Adobe Systems Inc. on Thursday announced that it has reached its goal of achieving equal pay between male and female employees in the United States.
“Women are now making $1.00 for every dollar earned by male employees in the U.S., up from 99 cents a year ago,” the software giant said in a statement.
In July 2016, Adobe said a review of its pay practices revealed that female employees in the U.S. were earning one cent less than their male counterparts and that there was no wage gap between white and non-white workers in the U.S. Adobe’s gender pay gap at the time was tiny compared to the national average of 21%, but it vowed to close the divide nonetheless. In September, the company said it would hit equal pay by the end of the fiscal year.
“We were already close to pay parity in the U.S. through our strong people practices, and now we are proud to have achieved and documented this last step of full parity,” Donna Morris, Adobe’s executive vice president of customer and employee experience, said in a statement. She said the company plans to “extend that same commitment” to its global employee base in the coming year.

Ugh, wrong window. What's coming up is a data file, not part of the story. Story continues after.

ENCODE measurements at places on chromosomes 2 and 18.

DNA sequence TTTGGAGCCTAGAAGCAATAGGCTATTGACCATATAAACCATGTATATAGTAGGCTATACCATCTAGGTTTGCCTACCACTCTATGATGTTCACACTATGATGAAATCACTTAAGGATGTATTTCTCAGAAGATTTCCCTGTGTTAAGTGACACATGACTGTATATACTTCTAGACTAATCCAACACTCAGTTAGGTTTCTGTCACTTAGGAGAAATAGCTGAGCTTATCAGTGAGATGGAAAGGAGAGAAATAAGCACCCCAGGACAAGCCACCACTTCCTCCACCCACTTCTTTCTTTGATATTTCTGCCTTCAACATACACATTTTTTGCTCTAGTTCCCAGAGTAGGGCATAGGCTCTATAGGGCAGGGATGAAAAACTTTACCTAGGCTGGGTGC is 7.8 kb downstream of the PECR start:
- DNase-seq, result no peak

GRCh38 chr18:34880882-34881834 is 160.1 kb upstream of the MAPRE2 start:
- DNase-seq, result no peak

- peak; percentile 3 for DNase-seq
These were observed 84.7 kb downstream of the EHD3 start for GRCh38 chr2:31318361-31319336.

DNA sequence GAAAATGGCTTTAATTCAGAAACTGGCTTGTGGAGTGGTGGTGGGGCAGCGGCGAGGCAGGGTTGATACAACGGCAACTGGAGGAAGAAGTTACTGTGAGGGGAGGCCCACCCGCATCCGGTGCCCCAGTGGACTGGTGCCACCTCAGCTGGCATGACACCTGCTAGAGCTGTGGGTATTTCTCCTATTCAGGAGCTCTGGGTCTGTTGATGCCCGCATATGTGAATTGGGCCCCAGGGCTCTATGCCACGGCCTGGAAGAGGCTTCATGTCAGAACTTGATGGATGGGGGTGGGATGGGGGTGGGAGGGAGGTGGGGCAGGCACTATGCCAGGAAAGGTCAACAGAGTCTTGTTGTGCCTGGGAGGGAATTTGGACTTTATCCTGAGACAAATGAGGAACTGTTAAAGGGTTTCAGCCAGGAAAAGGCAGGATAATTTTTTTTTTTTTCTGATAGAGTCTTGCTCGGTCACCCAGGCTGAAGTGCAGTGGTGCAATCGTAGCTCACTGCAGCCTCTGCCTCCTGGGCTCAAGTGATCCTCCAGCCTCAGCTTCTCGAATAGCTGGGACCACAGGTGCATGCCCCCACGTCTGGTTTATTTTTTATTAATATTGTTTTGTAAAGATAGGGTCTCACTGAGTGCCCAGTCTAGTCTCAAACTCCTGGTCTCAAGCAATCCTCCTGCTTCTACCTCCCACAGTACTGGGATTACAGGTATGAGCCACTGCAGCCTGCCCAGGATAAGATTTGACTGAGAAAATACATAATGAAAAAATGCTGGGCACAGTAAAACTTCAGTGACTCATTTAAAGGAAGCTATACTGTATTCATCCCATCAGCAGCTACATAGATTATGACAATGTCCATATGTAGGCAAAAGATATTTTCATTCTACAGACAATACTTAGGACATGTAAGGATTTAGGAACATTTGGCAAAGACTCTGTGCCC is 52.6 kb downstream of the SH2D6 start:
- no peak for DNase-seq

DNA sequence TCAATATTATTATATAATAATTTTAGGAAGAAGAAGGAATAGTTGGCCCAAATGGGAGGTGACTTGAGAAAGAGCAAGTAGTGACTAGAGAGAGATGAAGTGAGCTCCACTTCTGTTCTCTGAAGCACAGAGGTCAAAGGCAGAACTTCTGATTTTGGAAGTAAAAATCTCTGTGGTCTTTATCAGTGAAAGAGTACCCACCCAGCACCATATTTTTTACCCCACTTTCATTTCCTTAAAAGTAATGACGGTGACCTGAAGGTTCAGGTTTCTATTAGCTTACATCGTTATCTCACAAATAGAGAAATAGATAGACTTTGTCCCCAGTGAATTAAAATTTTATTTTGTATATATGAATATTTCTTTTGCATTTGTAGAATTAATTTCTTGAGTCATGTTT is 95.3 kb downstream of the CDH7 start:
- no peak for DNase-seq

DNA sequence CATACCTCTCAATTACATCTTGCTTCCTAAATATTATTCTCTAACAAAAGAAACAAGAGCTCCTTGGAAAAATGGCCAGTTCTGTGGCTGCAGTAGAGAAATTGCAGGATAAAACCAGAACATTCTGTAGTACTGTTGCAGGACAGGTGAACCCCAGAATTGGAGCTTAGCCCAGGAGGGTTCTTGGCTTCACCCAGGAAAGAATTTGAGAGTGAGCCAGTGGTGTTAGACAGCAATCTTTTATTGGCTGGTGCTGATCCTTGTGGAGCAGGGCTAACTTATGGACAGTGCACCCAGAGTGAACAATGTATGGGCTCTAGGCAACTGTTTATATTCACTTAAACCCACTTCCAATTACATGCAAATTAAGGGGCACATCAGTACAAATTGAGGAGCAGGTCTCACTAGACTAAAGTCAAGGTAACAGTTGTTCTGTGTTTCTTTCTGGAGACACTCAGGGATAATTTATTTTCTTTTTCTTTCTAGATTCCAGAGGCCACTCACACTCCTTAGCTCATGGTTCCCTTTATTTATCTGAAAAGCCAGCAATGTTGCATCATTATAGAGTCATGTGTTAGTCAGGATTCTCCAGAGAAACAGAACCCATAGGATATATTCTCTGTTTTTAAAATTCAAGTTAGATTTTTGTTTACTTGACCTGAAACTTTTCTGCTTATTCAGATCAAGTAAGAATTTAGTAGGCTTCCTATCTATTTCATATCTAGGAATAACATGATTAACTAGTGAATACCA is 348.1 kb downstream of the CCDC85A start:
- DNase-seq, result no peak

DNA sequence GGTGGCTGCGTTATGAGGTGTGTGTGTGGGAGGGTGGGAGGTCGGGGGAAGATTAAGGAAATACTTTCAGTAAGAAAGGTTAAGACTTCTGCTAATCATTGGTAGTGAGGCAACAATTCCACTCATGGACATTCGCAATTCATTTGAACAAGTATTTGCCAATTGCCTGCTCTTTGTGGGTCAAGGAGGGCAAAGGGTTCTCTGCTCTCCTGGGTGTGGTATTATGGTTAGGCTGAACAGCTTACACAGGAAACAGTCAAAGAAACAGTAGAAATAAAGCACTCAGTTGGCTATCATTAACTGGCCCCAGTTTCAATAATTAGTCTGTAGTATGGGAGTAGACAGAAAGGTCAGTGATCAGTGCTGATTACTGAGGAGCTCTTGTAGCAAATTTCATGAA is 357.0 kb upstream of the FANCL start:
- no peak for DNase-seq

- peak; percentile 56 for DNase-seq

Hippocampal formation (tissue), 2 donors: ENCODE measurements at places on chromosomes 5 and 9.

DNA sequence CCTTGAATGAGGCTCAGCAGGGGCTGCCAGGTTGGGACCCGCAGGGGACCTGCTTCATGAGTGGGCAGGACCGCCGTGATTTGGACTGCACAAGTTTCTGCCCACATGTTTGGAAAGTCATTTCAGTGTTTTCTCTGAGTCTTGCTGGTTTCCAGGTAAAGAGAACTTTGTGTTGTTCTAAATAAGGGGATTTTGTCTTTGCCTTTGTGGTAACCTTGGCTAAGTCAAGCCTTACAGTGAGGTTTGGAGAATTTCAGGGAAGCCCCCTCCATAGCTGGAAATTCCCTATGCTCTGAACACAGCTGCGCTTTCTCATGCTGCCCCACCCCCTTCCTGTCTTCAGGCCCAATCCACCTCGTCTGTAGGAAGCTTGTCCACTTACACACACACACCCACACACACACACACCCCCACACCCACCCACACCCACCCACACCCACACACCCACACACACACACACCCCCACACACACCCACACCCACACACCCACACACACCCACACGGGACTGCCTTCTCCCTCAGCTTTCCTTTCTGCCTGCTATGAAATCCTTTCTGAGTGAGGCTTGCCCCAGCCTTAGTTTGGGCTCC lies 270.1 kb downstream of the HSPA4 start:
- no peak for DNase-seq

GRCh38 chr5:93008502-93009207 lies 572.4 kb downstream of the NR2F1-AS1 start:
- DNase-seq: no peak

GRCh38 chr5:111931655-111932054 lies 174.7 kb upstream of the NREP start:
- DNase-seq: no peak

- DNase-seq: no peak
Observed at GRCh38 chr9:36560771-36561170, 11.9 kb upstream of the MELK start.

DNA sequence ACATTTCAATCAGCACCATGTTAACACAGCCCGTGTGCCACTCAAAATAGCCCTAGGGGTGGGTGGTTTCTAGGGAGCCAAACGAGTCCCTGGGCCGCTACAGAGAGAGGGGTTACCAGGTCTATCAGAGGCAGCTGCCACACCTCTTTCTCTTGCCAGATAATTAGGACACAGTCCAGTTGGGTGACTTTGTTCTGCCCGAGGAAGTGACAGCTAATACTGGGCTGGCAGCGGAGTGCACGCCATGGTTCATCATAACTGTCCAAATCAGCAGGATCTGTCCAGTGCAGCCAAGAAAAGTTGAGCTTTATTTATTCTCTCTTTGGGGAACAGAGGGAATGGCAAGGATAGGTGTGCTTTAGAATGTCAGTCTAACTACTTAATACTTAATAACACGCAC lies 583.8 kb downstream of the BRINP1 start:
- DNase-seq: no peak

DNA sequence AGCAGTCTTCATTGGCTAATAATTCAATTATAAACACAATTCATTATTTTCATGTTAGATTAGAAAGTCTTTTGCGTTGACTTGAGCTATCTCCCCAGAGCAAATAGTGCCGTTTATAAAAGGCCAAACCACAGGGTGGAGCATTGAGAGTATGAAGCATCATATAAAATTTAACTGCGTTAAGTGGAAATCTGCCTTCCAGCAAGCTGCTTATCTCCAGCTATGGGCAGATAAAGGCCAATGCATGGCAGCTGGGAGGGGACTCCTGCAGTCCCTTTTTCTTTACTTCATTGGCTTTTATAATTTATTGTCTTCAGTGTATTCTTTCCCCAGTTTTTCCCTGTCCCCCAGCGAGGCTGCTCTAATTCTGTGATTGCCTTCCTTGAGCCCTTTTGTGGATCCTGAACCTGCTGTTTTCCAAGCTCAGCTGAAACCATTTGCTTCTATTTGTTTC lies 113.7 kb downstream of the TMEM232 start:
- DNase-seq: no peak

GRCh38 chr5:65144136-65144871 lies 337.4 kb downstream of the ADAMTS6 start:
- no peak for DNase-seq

In its announcement Thursday, Adobe said it’s poised to achieve pay parity in India, its largest employee base outside the U.S., in early 2018. Combined, U.S. and Indian employees comprise 80% of Adobe’s workforce worldwide, according to its September blog post.
Adobe was one of more than 100 companies to sign the Obama administration’s Equal Pay Pledge in 2016. By doing so, it agreed to conduct company-wide gender pay analyses on a yearly basis and work to crack down on unconscious bias in hiring and promotion processes.
Companies have pursued pay parity in efforts to retain women and propel more of them into senior leadership roles, and—at a more basic level—as a matter of fundamental fairness.
Salesforce was one of the first companies to make waves on this front, with CEO Marc Benioff announcing in 2015 that the company had spent about $3 million to bring the salaries of female employees into alignment with the pay of their male peers. But as Benioff told Fortune earlier this year, reaching equal pay is not a one-off endeavor; it must be repeated over and over again as companies hire new employees and make acquisitions.
For its part, Adobe says it will work to maintain pay parity by “regularly” reviewing its compensation practices “as part of our commitment to fair pay.”